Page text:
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I was thrilled to receive a free gift from my  Gardener’s World Magazine; a packet of Cosmos Purity seeds. I was reminded that tucked away in my new seed tin (a Christmas present from my lovely sister) in the garage,  were the seeds I had collected last year. I must admit, I wasn’t as diligent as I have been in previous years in carefully drying  and separating seeds from flower heads then labelling and dating. It was more a case of stuffing the complete flowers into envelopes, hurriedly scribbling some identification on the front with every intention of sorting them out later and not getting round to it. Part of me was thinking, ‘why am I bothering with all this fuss? Surely, if left to their own devices, the seeds will be dispersed and germinate without any help from me and probably more successfully’. However, the ‘control freak’ in me decided that this important task could not be left to chance.

Anyway, it gave me an excuse to go out into the garden on a cold, damp and miserable day, fill some seed trays with compost and open my treasure chest. It was then that I wished I’d taken the time to separate the seeds. I knew at the time of gathering, but didn’t seem to be able to stop myself from collecting dozens of seed heads, each in themselves containing dozens of seeds.  The problem is, I just can’t bring myself to throw them away and I end up with far too many plants which I end up giving or throwing away.

I started with the Cosmos Purity as they came conveniently packaged. Next, I opened my own collected Cosmos mixture which I had grown from seed last year with seeds collected from the previous year. Once the seeds are ripe, they are so easy to identify as they are contained in little ‘pockets’ and are hard and slightly crescent shaped.

centaurea_cyanus_snowmanHaving sewn as many Cosmos seeds as I dared, my attention turned to an envelope marked Centaurea Snowman. A lovely upright, airy cornflower with fluffy white flowers, I grew these for the first time last year. Again, I was greeted by a jumble of brown seed heads to sort through. These were a little more tricky as, although the seeds have a little beard, they are hidden amongst lots of other fluffy stuff.

The final envelope was Coreopsis. Either I collected these at the wrong time, or the seeds are so small they are impossible to pick out from the rest of the debris. I had no option but to sew the debris as well!

Still hundreds of seeds left if anyone wants some?

All are now safely tucked up under a layer of bubble wrap in the conservatory – time will tell.


We wet our plants!


My lovely neice brought a smile to my face when she posted this on Facebook.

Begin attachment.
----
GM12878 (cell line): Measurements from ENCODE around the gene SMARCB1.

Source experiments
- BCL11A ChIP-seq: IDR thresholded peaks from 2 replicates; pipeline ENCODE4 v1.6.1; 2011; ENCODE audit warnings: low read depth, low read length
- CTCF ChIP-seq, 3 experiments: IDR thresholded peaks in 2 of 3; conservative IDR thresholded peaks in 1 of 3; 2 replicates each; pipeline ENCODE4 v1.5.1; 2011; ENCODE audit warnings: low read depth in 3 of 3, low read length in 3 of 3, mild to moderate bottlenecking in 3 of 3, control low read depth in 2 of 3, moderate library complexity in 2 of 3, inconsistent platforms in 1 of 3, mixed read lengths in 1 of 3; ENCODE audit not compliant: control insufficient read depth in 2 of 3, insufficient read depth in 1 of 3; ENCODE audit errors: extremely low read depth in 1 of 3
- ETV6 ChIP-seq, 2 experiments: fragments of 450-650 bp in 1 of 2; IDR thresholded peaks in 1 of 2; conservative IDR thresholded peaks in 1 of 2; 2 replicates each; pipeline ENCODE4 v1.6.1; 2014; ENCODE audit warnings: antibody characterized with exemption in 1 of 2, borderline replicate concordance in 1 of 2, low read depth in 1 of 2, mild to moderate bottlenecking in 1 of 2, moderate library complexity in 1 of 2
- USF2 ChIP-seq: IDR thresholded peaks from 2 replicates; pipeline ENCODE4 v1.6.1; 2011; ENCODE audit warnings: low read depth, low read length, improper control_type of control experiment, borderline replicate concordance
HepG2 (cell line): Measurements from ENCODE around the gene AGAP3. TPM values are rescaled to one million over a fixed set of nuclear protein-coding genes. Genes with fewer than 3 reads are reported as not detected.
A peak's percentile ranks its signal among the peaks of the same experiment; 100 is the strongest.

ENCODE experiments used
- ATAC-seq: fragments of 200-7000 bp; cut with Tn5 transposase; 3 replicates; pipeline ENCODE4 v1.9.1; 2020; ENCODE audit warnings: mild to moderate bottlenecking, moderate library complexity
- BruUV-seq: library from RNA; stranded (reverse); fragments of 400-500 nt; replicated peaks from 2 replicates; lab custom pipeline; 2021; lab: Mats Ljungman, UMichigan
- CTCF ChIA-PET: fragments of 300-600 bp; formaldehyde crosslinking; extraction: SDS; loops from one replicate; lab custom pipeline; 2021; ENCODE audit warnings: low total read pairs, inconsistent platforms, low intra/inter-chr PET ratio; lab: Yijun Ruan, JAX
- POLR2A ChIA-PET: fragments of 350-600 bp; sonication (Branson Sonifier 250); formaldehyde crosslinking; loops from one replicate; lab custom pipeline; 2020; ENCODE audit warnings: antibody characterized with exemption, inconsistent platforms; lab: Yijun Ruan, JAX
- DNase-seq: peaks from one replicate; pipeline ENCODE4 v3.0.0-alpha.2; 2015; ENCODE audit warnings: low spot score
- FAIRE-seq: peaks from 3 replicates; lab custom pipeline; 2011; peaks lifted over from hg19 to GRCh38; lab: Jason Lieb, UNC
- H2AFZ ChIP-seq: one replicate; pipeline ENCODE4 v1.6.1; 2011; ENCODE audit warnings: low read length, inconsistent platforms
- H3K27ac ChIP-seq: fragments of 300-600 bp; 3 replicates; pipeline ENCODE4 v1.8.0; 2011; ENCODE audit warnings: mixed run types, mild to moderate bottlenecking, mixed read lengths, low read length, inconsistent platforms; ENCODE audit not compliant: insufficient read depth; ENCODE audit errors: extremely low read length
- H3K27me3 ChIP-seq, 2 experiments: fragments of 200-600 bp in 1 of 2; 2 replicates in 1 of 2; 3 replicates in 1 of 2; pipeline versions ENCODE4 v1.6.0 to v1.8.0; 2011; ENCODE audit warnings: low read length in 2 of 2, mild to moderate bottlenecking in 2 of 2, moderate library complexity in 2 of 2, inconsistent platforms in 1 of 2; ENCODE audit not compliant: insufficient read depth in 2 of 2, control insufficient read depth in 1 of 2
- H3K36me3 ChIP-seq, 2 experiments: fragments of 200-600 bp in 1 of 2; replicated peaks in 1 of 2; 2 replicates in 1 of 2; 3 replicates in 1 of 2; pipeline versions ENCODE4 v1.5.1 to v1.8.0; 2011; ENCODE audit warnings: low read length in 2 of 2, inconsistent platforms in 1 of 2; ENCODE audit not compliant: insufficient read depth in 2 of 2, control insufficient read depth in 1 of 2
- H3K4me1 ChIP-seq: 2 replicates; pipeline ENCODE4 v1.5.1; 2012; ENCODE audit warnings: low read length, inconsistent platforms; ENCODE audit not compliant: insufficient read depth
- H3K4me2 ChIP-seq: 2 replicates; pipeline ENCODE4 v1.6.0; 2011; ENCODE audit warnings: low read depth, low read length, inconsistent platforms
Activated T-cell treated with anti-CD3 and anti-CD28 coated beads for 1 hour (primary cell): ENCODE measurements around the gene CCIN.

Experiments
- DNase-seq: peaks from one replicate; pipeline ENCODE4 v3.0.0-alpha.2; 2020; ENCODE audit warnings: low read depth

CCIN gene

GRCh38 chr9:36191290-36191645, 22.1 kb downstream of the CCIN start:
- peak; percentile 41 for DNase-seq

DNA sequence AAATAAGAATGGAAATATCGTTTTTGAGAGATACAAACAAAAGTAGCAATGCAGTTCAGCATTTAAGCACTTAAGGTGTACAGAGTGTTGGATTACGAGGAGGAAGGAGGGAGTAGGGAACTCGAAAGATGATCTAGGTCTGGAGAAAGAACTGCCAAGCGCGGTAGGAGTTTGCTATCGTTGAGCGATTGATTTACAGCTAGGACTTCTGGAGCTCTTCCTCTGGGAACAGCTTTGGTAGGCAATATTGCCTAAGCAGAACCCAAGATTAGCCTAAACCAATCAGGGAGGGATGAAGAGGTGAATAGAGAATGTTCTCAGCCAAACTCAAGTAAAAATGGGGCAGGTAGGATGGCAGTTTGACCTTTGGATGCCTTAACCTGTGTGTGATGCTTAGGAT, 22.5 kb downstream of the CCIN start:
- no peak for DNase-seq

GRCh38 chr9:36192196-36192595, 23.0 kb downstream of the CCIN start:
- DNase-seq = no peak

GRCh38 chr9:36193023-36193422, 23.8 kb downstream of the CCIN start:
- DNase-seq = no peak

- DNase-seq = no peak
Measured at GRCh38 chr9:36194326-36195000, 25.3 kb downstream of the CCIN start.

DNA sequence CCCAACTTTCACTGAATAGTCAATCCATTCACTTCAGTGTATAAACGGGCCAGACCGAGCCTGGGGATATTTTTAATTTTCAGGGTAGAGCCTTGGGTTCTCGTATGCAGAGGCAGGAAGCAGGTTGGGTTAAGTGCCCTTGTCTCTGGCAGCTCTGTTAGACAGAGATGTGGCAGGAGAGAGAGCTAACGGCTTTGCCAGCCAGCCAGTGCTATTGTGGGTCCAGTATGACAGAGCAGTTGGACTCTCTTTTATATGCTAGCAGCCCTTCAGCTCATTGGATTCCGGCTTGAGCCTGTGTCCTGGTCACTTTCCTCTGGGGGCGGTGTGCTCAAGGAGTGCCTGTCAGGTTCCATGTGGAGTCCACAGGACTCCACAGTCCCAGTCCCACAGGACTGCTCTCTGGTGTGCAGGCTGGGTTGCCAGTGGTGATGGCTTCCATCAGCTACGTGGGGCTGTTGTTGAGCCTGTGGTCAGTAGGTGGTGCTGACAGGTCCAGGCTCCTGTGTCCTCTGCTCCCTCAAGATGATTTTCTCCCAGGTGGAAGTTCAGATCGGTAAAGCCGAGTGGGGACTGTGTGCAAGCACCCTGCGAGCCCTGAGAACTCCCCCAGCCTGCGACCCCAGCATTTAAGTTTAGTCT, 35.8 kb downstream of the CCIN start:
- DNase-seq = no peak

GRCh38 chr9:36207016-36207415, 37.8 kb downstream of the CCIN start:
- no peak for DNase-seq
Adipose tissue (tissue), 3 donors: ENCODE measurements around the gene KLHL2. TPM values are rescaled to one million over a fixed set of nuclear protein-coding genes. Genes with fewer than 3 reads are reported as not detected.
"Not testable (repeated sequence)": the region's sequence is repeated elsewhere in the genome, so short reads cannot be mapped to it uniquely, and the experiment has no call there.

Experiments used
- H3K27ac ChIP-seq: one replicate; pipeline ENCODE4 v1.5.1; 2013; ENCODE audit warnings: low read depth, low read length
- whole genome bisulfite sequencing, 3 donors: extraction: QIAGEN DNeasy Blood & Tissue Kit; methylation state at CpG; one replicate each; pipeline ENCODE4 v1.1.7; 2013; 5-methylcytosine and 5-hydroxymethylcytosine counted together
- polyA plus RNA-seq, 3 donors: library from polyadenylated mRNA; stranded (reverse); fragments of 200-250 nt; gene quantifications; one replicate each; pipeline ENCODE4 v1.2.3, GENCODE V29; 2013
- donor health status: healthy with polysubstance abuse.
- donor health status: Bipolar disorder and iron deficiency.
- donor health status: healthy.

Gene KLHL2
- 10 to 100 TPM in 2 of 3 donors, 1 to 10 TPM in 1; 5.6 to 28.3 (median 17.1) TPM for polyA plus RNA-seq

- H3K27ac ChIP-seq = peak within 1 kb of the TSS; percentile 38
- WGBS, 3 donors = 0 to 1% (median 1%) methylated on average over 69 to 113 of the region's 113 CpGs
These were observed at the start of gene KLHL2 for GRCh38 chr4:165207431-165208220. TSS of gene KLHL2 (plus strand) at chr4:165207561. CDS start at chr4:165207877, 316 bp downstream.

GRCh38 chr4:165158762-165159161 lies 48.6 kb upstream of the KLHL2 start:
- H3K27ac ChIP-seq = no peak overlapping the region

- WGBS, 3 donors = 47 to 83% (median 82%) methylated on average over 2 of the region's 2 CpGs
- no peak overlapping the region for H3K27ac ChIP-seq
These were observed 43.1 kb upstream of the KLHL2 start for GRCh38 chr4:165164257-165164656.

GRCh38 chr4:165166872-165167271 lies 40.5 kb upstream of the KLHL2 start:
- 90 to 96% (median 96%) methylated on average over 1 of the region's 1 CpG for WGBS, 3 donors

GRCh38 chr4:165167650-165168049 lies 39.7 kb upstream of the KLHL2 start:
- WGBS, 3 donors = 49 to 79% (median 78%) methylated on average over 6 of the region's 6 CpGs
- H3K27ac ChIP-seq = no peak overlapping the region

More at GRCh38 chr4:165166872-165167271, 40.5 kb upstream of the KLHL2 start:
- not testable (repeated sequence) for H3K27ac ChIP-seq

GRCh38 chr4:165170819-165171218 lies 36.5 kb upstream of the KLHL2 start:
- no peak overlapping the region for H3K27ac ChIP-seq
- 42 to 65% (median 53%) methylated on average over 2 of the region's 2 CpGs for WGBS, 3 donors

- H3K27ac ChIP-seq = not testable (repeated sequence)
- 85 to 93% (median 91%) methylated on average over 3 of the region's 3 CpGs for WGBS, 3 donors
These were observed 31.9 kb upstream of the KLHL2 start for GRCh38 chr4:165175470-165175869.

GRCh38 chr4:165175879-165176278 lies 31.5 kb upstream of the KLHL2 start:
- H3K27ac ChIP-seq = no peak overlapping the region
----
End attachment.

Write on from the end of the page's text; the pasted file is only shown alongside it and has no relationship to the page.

We have had some glorious sunshine for the past couple of weeks, but we should know it won’t last. The forecast for this week is very much cooler during the day, frosty nights and the threat of rain, or even snow, mid-week. We are desperately in need of some rain.

The garden is at that magical Spring stage where something new comes up every day.

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I spent some time removing all the ugly ‘Honesty’ planted last year. The seeds were free with a magazine but the leaves are so big and unattractive, they had to go. I finally got around to digging up the pink phlox which was badly in need of splitting. It has now been redistributed to the new border and shared with Raewyn. The Gaura seeds didn’t take long to germinate and have now been potted on.  The Night Phlox looks a bit delicate but is beginning to stand up a bit more while the cosmos are now producing proper leaves. I sowed the white sunflower seeds collected last year as well as the nicotiana so am now waiting with baited breath. I received a free packet of centarea ‘snowman’ which also germinated really quickly. The Orlaya Grandiflora is yet to make an appearance. My previous sowing of verbena bonariensis came to nothing as I think I covered them too thickly with vermiculite. The additional seeds I scattered over the top seem to have made the required response.   The free tomato seeds received with Gardeners’ World magazine have been sown and I am intending to grow them in hanging baskets. The chilli seeds kindly donated by James and Rin have been planted in a hanging pot. I’m not sure whether they will germinate but thought it worth a try.  The echinacea seeds haven’t germinated, I think I planted too deeply. The trollius has been retired to the fridge for a couple of weeks. I couldn’t resist ordering Cerinthe Major Purpurascens and some Schizotylis, Pink Princess and Fenland Daybreak which are due to arrive at the end of April.

The carrots have been sown in their usual bag and purple mange tout in Quadgrow. The donated onions are doing well and the beautiful white blossom suddenly appeared on the damson tree. The two apple trees are about to burst into blossom also, I just hope the forecast frost doesn’t kill it.

Finally, I dug up three heucheras to split and redistribute.

A busy couple of weeks but I suspect activity will be curtailed with the deterioration in the weather. However, having turned the conservatory into a small nursery, I will have plenty to keep my eye on.